Wednesday, February 10, 2010

Low IQ correlated with cardiovascular disease?   posted by Razib @ 2/10/2010 01:03:00 AM

Second Only to Cigarette Smoking in Large Population Study:
While lower intelligence scores -- as reflected by low results on written or oral tests of IQ -- have been associated with a raised risk of cardiovascular disease, no study has so far compared the relative strength of this association with other established risk factors such as obesity, smoking and high blood pressure. Now, a large study funded by Britain's Medical Research Council, which set out to gauge the relative importance of IQ alongside other risk factors, has found that lower intelligence scores were associated with higher rates of cardiovascular disease and total mortality at a greater level of magnitude than found with any other risk factor except smoking.


The relative strengths of the association were measured by an "index of inequality," which summarised the relative risk of a health outcome (cardiovascular death) in the most disadvantaged (high risk) people relative to the most advantaged (low risk). This relative index of inequality for the top five risk factors was found to be 5.58 for cigarette smoking, 3.76 for IQ, 3.20 for low income, 2.61 for high systolic blood pressure, and 2.06 for low physical activity.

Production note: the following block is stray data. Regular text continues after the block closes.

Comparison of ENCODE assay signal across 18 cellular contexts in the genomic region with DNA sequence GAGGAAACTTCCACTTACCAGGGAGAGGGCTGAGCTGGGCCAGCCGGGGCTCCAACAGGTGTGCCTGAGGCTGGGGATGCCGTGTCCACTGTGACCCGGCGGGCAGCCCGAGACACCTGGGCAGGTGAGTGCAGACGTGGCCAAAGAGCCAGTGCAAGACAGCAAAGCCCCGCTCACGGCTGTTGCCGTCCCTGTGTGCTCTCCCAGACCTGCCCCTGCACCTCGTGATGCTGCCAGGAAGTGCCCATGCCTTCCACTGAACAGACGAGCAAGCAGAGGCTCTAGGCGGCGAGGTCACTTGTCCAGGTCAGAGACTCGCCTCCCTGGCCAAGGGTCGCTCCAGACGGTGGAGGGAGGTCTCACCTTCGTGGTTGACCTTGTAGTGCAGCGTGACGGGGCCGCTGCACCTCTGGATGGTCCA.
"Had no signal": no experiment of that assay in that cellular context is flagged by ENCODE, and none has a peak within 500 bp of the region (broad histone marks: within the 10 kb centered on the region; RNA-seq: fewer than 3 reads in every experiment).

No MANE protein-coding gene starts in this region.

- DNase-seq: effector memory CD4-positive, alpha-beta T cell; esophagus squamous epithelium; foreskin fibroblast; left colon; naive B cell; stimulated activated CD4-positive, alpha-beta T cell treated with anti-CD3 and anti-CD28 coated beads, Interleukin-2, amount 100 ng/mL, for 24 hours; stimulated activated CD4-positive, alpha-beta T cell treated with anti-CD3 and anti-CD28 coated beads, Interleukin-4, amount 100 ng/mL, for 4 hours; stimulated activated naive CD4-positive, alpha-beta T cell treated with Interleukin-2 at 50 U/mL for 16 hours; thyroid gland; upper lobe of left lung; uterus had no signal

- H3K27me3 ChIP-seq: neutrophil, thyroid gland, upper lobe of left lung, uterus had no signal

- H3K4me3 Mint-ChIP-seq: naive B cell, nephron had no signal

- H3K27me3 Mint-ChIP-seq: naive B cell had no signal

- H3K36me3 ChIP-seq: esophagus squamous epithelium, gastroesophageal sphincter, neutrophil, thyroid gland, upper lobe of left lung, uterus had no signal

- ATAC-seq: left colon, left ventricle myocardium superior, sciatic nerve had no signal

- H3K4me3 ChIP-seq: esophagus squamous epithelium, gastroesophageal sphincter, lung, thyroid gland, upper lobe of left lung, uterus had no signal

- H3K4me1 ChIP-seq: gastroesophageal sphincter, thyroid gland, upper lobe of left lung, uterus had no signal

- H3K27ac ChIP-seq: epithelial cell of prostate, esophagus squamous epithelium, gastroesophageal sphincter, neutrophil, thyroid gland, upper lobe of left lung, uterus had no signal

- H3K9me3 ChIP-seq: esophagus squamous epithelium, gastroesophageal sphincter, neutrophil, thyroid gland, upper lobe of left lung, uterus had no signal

The investigators note "a number of plausible mechanisms" whereby lower IQ scores could elevate cardiovascular disease risk, notably the application of intelligence to healthy behaviour (such as smoking or exercise) and its correlates (obesity, blood pressure). A further possibility, they add, "is that IQ denotes 'a record' of environmental insults" (eg, illness, sub-optimal nutrition) accumulated throughout life.

Related, Calorie Posting in Chain Restaurants:
...In Table 5 we present estimates of how the effect of calorie posting on calories per transaction differs across sub-groups. The estimates in column (1) are based on the transaction data. Although the anonymous transaction data contain no information about the demographics of the consumers who made each transaction, we do know the store location of each transaction, and census data provide us with zip-level demographics. Using this information, we find that the decrease in calories per transaction was larger in zips with higher income and in zips with more education (i.e., more people with college degrees).